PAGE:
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Solaris Express Installation Guide: Solaris Live Upgrade and Upgrade Planning
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Upgrading With Solaris Live Upgrade and Installed Non-Global Zones (Overview)

Starting with the Solaris Express 2/07 release, you can upgrade or patch a system that contains non-global zones with Solaris Live Upgrade. If you have a system that contains non-global zones, Solaris Live Upgrade is the recommended program to upgrade and to add patches. Other upgrade programs might require extensive upgrade time, because the time required to complete the upgrade increases linearly with the number of installed non-global zones. If you are patching a system with Solaris Live Upgrade, you do not have to take the system to single-user mode and you can maximize your system's uptime. The following list summarizes changes to accommodate systems that have non-global zones installed.

Understanding Solaris Zones and Solaris Live Upgrade

The Solaris Zones partitioning technology is used to virtualize operating system services and provide an isolated and secure environment for running applications. A non-global zone is a virtualized operating system environment created within a single instance of the Solaris OS, the global zone. When you create a non-global zone, you produce an application execution environment in which processes are isolated from the rest of the system.

Solaris Live Upgrade is a mechanism to copy the currently running system onto new slices. When non-global zones are installed, they can be copied to the inactive boot environment along with the global zone's file systems.

Figure 9-1 shows a non-global zone that is copied to the inactive boot environment along with the global zone's file system.

Figure 9-1 Creating a Boot Environment – Copying Non-Global Zones
The context describes the illustration.
  • In this example of a system with a single disk, the root (/) file system is copied to c0t0d0s4. All non-global zones that are associated with the file system are also copied to s4. The /export and /swap file systems are shared between the current boot environment, bootenv1, and the inactive boot environment, bootenv2. The lucreate command is the following:

    # lucreate -c bootenv1 -m /:/dev/dsk/c0t0d0s4:ufs -n bootenv2
  • In this example of a system with two disks, the root (/) file system is copied to c0t1d0s0. All non-global zones that are associated with the file system are also copied to s0. The /export and /swap file systems are shared between the current boot environment, bootenv1, and the inactive boot environment, bootenv2. The lucreate command is the following:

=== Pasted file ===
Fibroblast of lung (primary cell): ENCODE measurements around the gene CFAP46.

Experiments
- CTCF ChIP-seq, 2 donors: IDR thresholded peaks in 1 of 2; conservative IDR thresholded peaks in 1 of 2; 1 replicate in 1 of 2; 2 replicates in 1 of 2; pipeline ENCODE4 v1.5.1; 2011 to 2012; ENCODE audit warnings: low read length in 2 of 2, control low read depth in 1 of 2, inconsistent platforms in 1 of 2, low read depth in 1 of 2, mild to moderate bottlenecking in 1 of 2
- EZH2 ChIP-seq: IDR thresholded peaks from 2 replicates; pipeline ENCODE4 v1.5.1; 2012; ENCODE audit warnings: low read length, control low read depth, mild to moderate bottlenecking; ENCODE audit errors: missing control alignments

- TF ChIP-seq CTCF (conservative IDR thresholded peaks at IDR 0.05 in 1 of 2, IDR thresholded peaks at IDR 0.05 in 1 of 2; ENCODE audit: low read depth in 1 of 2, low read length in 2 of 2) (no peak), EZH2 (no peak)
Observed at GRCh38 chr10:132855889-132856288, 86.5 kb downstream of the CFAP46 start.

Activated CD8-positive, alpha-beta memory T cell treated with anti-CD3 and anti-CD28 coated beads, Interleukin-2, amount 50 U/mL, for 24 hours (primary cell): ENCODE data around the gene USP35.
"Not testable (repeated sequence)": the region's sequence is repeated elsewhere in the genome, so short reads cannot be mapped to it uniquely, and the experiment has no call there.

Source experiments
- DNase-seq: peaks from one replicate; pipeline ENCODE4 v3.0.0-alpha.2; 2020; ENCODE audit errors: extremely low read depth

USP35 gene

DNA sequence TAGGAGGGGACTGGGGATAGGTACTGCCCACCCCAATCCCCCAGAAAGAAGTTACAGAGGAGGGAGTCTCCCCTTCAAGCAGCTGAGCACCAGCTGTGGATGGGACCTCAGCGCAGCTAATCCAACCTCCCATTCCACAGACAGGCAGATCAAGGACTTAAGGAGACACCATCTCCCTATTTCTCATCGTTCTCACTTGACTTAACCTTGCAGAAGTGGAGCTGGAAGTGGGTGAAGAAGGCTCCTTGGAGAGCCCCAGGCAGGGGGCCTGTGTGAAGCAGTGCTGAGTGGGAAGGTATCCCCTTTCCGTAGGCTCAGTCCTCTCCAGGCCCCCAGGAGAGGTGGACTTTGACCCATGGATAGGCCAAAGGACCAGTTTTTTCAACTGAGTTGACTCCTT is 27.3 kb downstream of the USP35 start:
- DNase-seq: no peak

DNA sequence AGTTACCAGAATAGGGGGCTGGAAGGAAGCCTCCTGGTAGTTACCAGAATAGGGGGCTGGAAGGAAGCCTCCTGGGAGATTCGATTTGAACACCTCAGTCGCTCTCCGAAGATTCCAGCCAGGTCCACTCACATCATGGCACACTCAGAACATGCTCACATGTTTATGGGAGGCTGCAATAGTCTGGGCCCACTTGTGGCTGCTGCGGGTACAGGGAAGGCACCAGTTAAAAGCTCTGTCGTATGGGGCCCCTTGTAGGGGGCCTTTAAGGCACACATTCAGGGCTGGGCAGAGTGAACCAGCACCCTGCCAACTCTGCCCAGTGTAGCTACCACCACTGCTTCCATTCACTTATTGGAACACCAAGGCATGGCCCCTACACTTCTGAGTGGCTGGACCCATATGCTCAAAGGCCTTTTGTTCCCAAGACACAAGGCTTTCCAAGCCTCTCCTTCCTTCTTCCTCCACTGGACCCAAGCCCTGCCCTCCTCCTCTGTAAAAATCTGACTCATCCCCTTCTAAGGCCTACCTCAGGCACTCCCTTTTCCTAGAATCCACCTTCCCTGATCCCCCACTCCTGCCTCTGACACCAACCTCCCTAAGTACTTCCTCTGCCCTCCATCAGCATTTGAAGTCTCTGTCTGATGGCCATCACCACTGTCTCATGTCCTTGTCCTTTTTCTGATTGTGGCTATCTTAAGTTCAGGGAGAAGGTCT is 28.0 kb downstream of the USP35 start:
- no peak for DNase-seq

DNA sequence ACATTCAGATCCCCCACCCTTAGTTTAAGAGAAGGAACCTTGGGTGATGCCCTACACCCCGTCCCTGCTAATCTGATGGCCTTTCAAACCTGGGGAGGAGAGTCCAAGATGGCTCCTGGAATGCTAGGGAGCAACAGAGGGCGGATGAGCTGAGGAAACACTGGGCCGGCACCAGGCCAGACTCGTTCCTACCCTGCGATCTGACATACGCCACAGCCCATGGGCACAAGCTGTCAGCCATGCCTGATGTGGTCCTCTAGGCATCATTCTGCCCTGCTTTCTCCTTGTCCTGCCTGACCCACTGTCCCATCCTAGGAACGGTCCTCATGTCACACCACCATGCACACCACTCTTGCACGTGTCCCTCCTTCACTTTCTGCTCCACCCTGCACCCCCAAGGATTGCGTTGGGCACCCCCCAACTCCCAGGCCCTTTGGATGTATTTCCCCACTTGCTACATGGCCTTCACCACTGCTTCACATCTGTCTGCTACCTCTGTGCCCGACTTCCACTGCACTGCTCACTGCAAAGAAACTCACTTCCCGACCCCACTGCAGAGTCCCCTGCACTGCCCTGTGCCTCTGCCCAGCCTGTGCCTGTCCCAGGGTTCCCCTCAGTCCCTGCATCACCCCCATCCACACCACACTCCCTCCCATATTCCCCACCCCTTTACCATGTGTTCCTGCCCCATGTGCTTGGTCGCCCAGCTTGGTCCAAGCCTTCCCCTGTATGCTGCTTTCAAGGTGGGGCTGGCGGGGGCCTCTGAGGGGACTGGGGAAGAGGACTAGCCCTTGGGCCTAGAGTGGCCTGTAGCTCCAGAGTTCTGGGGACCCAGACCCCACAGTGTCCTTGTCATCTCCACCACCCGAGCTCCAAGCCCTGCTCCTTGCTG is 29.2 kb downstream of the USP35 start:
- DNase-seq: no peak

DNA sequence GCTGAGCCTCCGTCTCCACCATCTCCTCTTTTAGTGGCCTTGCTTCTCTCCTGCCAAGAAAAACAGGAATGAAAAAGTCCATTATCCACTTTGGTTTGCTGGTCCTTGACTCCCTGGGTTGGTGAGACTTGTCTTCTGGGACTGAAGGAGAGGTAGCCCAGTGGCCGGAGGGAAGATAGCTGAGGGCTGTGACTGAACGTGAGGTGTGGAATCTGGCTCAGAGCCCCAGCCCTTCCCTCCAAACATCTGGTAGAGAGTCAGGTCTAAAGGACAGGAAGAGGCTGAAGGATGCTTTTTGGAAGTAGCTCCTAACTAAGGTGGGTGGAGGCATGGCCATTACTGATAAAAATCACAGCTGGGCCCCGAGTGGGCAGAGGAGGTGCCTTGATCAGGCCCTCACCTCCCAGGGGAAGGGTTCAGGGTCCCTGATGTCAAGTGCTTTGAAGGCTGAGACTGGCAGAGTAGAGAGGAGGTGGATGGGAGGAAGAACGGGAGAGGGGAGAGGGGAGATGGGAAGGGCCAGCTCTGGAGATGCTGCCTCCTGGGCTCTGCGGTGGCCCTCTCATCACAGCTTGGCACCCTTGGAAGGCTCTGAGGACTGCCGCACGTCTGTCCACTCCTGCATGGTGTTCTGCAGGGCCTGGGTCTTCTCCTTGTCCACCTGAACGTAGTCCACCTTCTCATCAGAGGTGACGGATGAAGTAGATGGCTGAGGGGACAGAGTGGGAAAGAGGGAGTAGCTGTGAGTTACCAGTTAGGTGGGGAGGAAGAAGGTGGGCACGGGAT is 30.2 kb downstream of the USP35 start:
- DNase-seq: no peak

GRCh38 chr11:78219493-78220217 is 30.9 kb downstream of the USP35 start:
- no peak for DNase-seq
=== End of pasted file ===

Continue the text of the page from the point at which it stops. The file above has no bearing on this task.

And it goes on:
# lucreate -c bootenv1 -m /:/dev/dsk/c0t1d0s0:ufs -n bootenv2

Figure 9-2 shows that a non-global zone is copied to the inactive boot environment.

Figure 9-2 Creating a Boot Environment – Copying a Shared File System From a Non-Global Zone
The context describes the illustration.
  • In this example of a system with a single disk, the root (/) file system is copied to c0t0d0s4. All non-global zones that are associated with the file system are also copied to s4. The non-global zone, zone1, has a separate file system that was created by the zonecfg add fs command. The zone path is /zone1/root/export. To prevent this file system from being shared by the inactive boot environment, the file system is placed on a separate slice, c0t0d0s6. The /export and /swap file systems are shared between the current boot environment, bootenv1, and the inactive boot environment, bootenv2. The lucreate command is the following:

    # lucreate -c bootenv1 -m /:/dev/dsk/c0t0d0s4:ufs \
    -m /export:/dev/dsk/c0t0d0s6:ufs:zone1 -n bootenv2
  • In this example of a system with two disks, the root (/) file system is copied to c0t1d0s0. All non-global zones that are associated with the file system are also copied to s0. The non-global zone, zone1, has a separate file system that was created by the zonecfg add fs command. The zone path is /zone1/root/export. To prevent this file system from being shared by the inactive boot environment, the file system is placed on a separate slice, c0t1d0s4. The /export and /swap file systems are shared between the current boot environment, bootenv1, and the inactive boot environment, bootenv2. The lucreate command is the following:

    # lucreate -c bootenv1 -m /:/dev/dsk/c0t1d0s0:ufs \
    -m /export:/dev/desk/c0t1d0s4:ufs:zone1 -n bootenv2
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